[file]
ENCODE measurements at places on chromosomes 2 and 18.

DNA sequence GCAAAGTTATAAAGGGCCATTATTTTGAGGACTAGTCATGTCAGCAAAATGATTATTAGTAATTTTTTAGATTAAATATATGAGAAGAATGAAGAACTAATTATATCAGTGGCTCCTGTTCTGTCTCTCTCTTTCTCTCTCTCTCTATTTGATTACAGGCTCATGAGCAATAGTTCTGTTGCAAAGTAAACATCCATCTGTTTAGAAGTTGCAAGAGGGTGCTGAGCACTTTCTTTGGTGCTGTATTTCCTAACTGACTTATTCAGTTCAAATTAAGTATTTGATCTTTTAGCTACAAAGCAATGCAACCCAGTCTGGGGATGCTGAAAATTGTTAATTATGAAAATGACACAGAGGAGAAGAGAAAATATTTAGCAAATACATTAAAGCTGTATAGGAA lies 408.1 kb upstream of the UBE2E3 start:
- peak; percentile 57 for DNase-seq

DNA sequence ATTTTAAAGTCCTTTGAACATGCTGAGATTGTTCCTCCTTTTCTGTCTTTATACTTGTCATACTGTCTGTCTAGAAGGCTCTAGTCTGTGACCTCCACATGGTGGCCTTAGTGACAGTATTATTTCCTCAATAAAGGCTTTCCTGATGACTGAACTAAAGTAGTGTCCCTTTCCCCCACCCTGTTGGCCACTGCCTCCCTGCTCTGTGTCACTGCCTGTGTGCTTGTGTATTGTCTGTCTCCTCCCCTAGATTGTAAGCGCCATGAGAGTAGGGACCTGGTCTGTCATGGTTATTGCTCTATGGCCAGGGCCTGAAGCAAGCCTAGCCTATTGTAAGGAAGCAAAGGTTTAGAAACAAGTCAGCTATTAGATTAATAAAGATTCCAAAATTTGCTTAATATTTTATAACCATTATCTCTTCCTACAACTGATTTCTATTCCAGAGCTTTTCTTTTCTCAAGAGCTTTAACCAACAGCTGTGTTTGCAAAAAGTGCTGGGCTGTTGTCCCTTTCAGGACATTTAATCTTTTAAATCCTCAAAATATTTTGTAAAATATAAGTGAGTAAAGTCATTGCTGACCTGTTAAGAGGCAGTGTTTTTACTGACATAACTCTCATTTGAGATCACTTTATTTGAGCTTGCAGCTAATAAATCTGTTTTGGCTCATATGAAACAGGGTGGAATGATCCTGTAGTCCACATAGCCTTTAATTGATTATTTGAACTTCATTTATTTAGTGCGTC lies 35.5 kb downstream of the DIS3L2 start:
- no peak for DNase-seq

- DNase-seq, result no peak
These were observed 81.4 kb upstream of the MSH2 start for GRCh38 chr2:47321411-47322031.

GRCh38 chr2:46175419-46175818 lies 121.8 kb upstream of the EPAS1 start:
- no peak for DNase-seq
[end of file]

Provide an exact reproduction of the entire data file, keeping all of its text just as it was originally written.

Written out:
ENCODE measurements at places on chromosomes 2 and 18.

DNA sequence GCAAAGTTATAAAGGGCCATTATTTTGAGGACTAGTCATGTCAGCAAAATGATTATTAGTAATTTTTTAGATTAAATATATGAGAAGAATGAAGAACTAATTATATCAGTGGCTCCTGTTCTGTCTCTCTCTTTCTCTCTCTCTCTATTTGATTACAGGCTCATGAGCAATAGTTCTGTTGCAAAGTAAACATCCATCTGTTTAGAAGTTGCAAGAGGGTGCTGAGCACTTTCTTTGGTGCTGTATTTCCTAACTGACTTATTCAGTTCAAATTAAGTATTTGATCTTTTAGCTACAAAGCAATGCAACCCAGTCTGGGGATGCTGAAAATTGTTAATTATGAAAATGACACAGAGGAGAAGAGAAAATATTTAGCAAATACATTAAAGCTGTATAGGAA lies 408.1 kb upstream of the UBE2E3 start:
- peak; percentile 57 for DNase-seq

DNA sequence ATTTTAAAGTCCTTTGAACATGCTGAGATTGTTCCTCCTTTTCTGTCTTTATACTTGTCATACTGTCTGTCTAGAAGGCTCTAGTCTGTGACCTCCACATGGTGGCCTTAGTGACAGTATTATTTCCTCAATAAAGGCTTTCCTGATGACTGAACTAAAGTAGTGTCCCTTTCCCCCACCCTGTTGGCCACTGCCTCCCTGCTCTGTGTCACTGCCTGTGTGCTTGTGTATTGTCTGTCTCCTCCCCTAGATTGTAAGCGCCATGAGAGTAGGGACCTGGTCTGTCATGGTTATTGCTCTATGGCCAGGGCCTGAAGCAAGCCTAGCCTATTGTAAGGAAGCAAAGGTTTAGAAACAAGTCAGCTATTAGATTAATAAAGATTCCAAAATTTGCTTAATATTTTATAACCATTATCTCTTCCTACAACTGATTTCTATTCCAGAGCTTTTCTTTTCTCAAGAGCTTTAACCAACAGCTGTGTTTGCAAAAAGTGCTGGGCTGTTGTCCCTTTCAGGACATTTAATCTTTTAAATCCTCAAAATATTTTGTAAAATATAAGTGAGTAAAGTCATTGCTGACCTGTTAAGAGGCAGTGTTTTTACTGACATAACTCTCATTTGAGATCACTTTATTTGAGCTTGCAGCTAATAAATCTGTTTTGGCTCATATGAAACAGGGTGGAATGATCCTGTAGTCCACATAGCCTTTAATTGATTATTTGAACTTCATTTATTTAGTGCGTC lies 35.5 kb downstream of the DIS3L2 start:
- no peak for DNase-seq

- DNase-seq, result no peak
These were observed 81.4 kb upstream of the MSH2 start for GRCh38 chr2:47321411-47322031.

GRCh38 chr2:46175419-46175818 lies 121.8 kb upstream of the EPAS1 start:
- no peak for DNase-seq